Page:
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Copyright Cases - U.S. v. Rothberg et al. (N.D. Ill.) (NET Act Case; "Pirates with Attitude")

For Immediate Release
Press Release
May 15, 2001

U.S. Department of Justice
United States Attorney
Northern District of Illinois
Dirksen Federal Building
219 South Dearborn Street,
Fifth Floor
Chicago, Illinois 60604
Scott R. Lassar
United States Attorney
(312) 353-5300
Press Contacts:  AUSA Lisa Griffin
(312) 886-7641
AUSA/PIO Randall Samborn
(312) 353-5318



CHICAGO – A federal jury here returned a guilty verdict in the nation’s first trial under the 1997 No Electronic Theft (NET) Act involving a computer software piracy conspiracy, Scott R. Lassar, United States Attorney for the Northern District of Illinois, announced today. Following a week-long trial, jurors deliberated only 30 minutes late on Friday, May 11, before finding Christian Morley, 28, of Salem, Mass., guilty of conspiracy to infringe software copyrights.

Morley was indicted last year along with 16 other defendants from across the United States and Europe for conspiring to infringe the copyright of more than 5,000 computer software programs that were available through a hidden Internet site that was located at a university in Quebec, Canada. Twelve of the defendants, including an Aurora, Ill., man, allegedly were members or leaders of an international organization of software pirates known as "Pirates with Attitudes," an underground group that disseminated stolen copies of software, including programs that were not yet commercially available. The remaining five defendants were employees of Intel Corp., four of whom allegedly supplied computer hardware to the piracy organization in exchange for obtaining access for themselves and other Intel employees to the group’s pirated software, which had a retail value in excess of $1 million. The investigation first became public with the Feb. 3, 2000, arrest of the lead defendant Robin Rothberg, of North Chelmsford, Mass., who was identified as a "council" member, or leader, of PWA. A list of the defendants and their status is attached.

Of the 17 defendants, Rothberg and 12 others pleaded guilty to copyright conspiracy, two remain fugitives, one is still pending and is being evaluated for mental competency, and the last one -- Morley -- was convicted at trial. The 14 guilty defendants are expected to be sentenced at the end of the summer but no specific dates have been set. Conspiracy to infringe a copyright carries a maximum penalty of five years in prison and a $250,000 fine, or, as an alternative, the Court may impose a fine totaling twice the gross gain to any defendant or twice the gross loss to any victim, whichever is greater. Restitution is mandatory. U.S. District Judge Matthew Kennelly will determine the appropriate sentence to be imposed under the United States Sentencing Guidelines.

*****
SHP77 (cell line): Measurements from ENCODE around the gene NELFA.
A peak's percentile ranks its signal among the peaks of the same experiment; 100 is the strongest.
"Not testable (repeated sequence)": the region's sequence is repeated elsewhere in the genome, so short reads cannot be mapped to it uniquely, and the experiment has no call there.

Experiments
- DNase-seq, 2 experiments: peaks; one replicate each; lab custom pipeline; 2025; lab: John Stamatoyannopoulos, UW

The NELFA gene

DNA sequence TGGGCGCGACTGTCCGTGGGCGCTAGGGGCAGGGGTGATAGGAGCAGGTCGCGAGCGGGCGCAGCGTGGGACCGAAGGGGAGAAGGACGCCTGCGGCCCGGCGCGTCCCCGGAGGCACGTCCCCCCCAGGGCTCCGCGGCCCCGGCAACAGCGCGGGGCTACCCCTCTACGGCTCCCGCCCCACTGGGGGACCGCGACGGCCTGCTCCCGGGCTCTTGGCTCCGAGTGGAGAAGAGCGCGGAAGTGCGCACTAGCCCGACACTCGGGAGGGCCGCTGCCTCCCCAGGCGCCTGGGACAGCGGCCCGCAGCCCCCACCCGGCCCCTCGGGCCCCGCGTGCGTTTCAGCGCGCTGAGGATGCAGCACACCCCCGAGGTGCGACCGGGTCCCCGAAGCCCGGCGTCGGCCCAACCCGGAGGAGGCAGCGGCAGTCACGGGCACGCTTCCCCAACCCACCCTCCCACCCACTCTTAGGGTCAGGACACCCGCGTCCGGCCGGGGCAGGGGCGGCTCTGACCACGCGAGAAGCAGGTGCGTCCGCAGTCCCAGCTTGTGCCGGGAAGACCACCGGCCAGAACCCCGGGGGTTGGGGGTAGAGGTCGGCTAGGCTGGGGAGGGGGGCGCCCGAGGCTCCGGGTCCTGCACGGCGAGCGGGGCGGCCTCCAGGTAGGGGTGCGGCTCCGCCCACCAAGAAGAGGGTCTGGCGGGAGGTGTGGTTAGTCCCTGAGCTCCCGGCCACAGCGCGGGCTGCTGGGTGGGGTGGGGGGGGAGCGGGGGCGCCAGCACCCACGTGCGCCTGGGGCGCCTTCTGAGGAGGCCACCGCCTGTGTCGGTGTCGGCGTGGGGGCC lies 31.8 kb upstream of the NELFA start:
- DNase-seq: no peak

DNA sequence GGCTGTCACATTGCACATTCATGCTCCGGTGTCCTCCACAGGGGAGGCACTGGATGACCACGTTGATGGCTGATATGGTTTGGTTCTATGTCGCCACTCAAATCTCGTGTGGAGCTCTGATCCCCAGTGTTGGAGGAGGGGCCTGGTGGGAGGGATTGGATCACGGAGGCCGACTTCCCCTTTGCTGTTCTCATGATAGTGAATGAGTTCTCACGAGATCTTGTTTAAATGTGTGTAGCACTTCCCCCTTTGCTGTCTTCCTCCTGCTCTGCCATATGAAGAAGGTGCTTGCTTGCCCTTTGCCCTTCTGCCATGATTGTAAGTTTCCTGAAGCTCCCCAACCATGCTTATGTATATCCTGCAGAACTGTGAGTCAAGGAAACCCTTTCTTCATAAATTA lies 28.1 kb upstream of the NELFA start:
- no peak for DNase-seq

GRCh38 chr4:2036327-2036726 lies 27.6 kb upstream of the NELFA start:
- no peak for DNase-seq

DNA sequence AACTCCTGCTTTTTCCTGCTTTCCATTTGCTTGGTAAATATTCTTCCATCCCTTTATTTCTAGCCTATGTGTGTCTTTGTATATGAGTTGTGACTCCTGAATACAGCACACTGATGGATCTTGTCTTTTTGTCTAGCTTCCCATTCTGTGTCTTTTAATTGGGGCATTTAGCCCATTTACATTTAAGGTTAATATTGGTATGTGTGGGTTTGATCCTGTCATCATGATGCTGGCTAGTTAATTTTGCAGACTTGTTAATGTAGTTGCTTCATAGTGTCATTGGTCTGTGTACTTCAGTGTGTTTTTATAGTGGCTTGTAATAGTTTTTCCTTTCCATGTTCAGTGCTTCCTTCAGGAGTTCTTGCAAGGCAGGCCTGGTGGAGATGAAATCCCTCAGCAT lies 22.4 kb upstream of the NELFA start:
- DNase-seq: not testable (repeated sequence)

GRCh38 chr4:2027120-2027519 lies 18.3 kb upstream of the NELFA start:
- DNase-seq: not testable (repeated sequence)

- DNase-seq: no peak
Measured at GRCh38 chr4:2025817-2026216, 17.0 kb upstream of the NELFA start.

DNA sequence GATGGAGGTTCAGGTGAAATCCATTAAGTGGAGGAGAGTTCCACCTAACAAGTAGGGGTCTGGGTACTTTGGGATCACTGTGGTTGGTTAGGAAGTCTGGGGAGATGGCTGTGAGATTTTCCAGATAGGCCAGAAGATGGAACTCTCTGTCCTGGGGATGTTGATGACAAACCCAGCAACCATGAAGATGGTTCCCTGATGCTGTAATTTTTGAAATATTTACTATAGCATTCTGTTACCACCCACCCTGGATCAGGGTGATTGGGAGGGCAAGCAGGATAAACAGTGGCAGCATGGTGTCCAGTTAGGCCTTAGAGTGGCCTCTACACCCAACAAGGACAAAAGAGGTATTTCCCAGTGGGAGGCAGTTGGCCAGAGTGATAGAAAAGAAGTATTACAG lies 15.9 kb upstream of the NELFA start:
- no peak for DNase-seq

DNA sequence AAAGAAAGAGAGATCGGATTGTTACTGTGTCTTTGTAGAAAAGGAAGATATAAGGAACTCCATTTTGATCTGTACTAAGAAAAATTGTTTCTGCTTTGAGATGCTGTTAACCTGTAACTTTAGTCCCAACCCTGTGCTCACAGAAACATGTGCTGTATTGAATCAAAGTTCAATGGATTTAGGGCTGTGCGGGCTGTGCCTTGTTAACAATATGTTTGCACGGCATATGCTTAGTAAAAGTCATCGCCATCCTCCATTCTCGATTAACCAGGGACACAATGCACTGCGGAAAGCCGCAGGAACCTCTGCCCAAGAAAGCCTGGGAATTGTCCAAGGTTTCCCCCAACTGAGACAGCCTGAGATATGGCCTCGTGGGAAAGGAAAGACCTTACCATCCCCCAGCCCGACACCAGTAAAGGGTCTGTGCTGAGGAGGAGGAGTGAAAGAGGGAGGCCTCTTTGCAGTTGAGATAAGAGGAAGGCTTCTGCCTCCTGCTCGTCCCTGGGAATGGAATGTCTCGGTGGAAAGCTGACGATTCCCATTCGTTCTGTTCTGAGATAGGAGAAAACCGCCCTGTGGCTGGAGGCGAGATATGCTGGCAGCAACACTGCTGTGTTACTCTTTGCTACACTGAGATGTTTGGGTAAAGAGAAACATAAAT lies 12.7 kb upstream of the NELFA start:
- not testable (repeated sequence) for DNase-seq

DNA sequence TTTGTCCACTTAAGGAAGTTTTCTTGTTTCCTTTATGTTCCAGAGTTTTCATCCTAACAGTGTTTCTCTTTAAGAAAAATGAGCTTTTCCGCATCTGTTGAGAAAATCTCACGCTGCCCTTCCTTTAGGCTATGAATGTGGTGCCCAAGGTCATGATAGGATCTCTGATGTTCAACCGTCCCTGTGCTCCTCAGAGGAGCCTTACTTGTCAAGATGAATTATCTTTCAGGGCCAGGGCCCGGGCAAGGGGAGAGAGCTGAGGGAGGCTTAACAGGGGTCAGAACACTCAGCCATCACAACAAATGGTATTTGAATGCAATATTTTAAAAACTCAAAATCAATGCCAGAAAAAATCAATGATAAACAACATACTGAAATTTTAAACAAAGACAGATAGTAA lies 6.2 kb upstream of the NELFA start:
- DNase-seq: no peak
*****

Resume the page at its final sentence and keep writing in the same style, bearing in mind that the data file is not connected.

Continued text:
"The trial demonstrated law enforcement’s commitment to prosecute software piracy cases and the FBI’s ability to successfully investigate sophisticated online activity," said Assistant U.S. Attorney James Conway, who represented the government along with Assistant U.S. Attorney Lisa K. Griffin. The case was investigated by the Chicago Field Division of the Federal Bureau of Investigation. The Justice Department’s Computer Crime and Intellectual Property Section provided assistance, as did the Business Software Alliance and the Software and Information Industry Association.

The investigation was conducted as part of the Justice Department’s nationwide Intellectual Property Initiative, announced in July 1999. The conspiracy and copyright infringement charges in this case were brought under the No Electronic Theft Act, known as the NET Act, which was enacted in 1997 to facilitate prosecutions of Internet copyright piracy. The NET Act makes it illegal to reproduce or distribute such copyrighted works as software programs, even if the defendant acts without a commercial purpose or for private financial gain.

United States v. Rothberg, et al., 00 CR 85

Members of Pirates with Attitudes who pleaded guilty:
Robin Rothberg, also known as "Marlenus," (9/11/67) 33, of North Chelmsford, Mass.
Diane Dionne, aka "Akasha," (4/11/61) 40, of West Palm Beach, Fla.
Steven Ahnen, aka "Code3," (4/13/58) 43, of Sarasota, Fla.,
Jason Slater, aka "Technic," (4/28/70) 31, of Walnut Creek, Ca.
Todd Veillette, aka "Gizmo," (11/21/59) 41, of Oakdale, Conn.
Thomas Oliver, aka "Rambone," (7/14/65) 35, of Aurora, Il.
Mark Stone, aka "Stoned," (3/24/66) 35, of Cypress, Ca.
Jason Phillips, aka "Crov8," (11/9/70) 30, of Plano, Tex.


Member of Pirates with Attitudes who was found guilty at trial:
Christian Morley, aka "Mercy" (4/13/73) 28, of Salem, Mass.

Alleged Members of Pirates with Attitudes who are fugitives:
Mark Veerboken
, aka "Shiffie," of Belgium
Kaj Bjorlin, aka "Darklord," of Sweeden

Alleged Member of Pirates with Attitudes whose case is pending:
Justin Robbins, aka "Warlock," (2/10/76), 25, of Charlotte, N. C.

Intel employees who pleaded guilty:
Brian Riley, (1/31/70) 31, of Olympia, Wash.
Tyrone Augustine, (5/13/71) 30, of Cambridge, Mass.
Brian Boyanovsky, aka "Boynger," (6/26/75) 25, of Beaverton, Ore.
John Geissberger, (5/15/62) 39, of Columbia, S. C.
Gene Tacy, (11/13/74), 26, of Olympia, Wash.

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